TORONTO -- Support staff concerned about the adequacy of COVID-19 safety precautions have begun a work stoppage at a downtown public school that serves students with a developmental and or physical disability.

In a letter sent to parents on Monday and shared by the Toronto District School Board, the school’s principal said a work refusal process began today at Beverley School.

“This process involves the TDSB and the Ministry of Labour discussing concerns with the impacted staff to come to a resolution,” Principal Danjela Malobabic said in the letter. “In this particular situation, there are concerns about COVID-19.”

Teachers remain in classes while the discussions are ongoing and administrators from neighbouring schools have been brought in to ensure that there are sufficient staff onsite, Malobabic said.

While in-person learning is suspended at most schools in the GTA because of the surge in COVID-19 cases, education continues in-person at some schools which cater to students with special needs.

“I want to assure you that the health and safety of our students is a top priority. Currently, there are no known cases of COVID-19 in our school which, as per the Ministry of Education, remains open to provide in-person learning in cases where students with special education needs cannot be accommodated with remote learning,” Malobabic said to parents in the letter.

She said the school continues to follow “stringent” health and safety protocols from the TDSB.

However she did say an early dismissal could happen as early as Tuesday if there are concerns about adequate supervision of students. She said parents or guardians will be contacted if that is the case.

The workers in question are represented by CUPE. Their local could not immediately be reached for comment.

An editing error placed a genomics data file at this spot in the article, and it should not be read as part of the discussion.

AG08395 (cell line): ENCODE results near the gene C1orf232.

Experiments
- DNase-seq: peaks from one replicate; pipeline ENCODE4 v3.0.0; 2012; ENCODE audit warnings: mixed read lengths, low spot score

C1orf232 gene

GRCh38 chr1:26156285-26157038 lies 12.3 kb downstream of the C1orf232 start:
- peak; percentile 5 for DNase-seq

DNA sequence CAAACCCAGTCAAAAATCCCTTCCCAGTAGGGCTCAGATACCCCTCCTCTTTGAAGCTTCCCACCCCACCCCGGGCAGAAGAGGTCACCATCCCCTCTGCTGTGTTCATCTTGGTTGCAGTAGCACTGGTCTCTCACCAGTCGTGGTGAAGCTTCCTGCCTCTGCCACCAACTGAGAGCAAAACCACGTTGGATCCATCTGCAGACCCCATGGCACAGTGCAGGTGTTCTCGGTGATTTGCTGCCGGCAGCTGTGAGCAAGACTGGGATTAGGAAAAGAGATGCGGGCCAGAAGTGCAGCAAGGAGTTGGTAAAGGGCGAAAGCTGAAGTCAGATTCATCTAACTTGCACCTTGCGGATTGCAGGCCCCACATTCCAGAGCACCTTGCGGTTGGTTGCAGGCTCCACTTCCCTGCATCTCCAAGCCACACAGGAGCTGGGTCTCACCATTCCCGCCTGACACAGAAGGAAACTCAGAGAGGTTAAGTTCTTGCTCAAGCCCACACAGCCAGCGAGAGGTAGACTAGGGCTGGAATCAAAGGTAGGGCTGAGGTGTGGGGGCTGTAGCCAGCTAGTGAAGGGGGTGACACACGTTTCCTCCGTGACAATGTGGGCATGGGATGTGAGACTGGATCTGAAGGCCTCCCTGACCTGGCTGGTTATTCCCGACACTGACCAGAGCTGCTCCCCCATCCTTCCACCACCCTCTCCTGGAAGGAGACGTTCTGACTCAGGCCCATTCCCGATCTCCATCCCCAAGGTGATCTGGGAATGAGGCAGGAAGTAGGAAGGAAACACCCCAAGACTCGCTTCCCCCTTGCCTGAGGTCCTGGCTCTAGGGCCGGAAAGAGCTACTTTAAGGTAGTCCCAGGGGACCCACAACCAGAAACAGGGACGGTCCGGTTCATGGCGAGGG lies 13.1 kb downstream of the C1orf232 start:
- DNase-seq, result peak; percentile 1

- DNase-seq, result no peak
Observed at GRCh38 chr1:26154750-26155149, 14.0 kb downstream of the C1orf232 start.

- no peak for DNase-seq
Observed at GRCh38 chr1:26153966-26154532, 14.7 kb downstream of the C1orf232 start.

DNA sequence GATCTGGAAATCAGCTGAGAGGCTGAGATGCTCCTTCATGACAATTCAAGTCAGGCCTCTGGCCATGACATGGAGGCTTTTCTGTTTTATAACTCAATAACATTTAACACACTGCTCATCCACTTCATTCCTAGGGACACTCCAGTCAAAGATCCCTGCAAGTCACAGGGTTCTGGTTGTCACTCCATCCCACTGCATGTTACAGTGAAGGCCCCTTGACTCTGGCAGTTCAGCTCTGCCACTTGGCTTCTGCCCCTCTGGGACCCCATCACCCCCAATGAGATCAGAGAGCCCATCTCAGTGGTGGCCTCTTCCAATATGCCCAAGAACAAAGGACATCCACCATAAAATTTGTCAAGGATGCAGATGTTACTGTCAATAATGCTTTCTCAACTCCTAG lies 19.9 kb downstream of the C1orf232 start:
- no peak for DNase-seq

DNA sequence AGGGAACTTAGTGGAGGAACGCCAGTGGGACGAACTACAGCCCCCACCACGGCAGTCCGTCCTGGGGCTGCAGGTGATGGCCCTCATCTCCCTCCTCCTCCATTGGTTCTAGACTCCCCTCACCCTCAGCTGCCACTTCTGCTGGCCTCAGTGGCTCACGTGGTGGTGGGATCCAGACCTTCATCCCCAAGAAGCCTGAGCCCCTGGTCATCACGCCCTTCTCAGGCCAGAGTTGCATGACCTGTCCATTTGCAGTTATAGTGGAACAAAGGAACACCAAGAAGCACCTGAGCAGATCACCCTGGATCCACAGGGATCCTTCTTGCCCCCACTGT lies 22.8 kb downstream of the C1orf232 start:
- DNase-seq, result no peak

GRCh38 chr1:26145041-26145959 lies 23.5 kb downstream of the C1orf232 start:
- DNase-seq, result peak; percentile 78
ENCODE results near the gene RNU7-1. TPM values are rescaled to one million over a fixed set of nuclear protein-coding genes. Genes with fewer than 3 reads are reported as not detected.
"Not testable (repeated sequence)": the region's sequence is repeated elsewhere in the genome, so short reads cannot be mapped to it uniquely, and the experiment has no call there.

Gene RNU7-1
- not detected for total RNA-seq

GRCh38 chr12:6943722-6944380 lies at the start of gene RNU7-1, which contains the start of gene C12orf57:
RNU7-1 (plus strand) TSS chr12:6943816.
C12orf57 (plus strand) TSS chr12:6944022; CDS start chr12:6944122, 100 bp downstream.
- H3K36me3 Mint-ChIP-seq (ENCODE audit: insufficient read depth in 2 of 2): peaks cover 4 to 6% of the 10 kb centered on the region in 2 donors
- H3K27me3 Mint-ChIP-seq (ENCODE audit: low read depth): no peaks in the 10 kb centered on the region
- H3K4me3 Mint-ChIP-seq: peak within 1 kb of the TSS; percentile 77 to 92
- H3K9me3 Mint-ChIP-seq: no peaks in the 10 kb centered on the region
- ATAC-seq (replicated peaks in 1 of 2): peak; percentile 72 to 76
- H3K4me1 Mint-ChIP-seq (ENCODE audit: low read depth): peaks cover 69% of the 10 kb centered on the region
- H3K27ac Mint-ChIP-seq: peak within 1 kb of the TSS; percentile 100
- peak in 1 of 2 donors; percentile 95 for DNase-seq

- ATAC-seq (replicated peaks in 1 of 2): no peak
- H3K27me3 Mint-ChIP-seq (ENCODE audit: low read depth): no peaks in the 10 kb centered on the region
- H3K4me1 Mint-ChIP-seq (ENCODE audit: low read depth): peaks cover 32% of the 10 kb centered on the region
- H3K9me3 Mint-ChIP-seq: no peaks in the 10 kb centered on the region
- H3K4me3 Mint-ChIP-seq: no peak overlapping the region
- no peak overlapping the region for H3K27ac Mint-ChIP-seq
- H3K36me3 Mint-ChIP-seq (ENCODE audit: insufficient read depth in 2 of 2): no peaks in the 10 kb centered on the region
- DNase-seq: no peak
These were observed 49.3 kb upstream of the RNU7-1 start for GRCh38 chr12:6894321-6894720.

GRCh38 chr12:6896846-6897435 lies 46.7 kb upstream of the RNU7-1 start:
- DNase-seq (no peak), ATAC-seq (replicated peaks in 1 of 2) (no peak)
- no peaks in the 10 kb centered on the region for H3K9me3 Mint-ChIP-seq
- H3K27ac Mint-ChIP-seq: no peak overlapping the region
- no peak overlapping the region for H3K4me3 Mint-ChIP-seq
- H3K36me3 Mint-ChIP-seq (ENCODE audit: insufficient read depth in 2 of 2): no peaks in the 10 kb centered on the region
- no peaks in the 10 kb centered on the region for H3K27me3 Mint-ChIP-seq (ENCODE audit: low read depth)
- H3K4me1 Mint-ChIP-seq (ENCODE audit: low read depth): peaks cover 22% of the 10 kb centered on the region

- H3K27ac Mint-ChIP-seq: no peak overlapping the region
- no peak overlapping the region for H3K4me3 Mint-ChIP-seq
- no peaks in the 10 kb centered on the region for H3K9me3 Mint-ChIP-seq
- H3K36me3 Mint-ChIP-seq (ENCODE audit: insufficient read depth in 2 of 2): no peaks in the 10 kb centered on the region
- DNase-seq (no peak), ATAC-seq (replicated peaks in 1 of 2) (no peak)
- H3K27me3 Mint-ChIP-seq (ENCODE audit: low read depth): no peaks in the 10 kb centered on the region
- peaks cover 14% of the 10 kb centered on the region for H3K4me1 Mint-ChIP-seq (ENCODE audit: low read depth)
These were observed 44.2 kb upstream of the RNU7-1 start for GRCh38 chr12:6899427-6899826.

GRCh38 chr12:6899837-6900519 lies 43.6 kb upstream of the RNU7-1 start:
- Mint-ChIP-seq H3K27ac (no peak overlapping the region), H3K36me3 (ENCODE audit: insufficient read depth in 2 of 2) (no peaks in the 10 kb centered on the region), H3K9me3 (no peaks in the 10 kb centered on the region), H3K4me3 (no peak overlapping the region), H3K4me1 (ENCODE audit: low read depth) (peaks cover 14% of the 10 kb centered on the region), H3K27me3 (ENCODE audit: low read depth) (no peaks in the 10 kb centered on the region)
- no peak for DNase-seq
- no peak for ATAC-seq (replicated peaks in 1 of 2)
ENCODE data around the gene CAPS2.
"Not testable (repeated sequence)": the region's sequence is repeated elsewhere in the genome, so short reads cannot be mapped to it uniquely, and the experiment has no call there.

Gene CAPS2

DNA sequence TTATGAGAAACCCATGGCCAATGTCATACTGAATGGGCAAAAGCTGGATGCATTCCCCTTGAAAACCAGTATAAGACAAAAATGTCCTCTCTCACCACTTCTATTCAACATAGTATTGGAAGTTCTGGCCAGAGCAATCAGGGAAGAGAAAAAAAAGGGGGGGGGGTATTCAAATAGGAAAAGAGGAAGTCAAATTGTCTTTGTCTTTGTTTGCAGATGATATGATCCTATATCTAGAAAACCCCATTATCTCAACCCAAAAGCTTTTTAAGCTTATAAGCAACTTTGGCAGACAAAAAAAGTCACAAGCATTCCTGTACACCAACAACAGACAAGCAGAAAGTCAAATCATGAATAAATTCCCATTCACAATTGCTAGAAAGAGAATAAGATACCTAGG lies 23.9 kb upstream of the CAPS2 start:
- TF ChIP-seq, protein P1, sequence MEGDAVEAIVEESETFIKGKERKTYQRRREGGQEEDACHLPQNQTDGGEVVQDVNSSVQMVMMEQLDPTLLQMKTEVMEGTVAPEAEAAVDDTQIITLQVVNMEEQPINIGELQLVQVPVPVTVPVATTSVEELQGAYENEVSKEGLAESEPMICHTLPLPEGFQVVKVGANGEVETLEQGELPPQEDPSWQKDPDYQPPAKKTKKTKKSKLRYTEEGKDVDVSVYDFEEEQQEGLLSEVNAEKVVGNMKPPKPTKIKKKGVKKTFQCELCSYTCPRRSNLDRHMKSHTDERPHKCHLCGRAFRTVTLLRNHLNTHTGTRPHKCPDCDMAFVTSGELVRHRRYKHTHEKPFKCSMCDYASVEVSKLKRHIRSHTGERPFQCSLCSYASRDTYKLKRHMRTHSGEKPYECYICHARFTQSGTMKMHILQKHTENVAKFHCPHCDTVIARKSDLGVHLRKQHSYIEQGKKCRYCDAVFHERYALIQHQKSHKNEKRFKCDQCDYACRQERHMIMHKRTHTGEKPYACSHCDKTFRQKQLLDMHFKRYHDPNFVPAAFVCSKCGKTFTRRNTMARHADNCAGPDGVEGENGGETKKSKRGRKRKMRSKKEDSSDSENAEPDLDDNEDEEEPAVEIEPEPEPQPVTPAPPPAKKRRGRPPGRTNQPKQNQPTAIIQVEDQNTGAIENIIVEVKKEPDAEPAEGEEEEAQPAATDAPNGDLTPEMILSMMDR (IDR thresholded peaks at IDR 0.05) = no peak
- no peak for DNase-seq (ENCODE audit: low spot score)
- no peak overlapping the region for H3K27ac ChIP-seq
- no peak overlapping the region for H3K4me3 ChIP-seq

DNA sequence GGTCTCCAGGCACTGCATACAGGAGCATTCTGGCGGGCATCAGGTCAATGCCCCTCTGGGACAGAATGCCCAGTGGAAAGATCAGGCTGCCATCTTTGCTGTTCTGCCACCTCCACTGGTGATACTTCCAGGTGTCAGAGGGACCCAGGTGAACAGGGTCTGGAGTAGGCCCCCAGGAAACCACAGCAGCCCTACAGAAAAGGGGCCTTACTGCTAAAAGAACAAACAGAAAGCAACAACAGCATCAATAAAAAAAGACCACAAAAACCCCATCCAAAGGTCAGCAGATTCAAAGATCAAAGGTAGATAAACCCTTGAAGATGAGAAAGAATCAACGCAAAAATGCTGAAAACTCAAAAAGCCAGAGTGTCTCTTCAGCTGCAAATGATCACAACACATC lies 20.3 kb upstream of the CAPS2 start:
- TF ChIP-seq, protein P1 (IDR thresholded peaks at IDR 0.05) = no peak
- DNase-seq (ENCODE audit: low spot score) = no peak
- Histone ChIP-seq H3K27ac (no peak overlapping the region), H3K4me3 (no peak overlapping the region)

However there have been growing calls for weeks to better support in-person special education workers.

Last week the Elementary Teachers Federation of Ontario (ETFO) called on the Ford government to provide emergency funding to increase safety measures for special education programs.

“For some students with complex special education needs, there are no viable alternatives to the highly specialized in-person programs they currently attend. However, their safety, and that of the educators and other school-based staff that support them, should not be compromised,” ETFO said in a statement.

The union called for risk assessments for every classroom where students are learning in person; higher-grade personal protective equipment (PPE); enhanced and more frequent cleaning protocols in in-person classrooms; portable air purification units and carbon dioxide monitors for all classrooms that are open; evidence of completion of a COVID-19 screener and reduced class sizes.

ETFO also called for all education workers required to deliver in-person special education programs to be given a vaccine as soon as possible.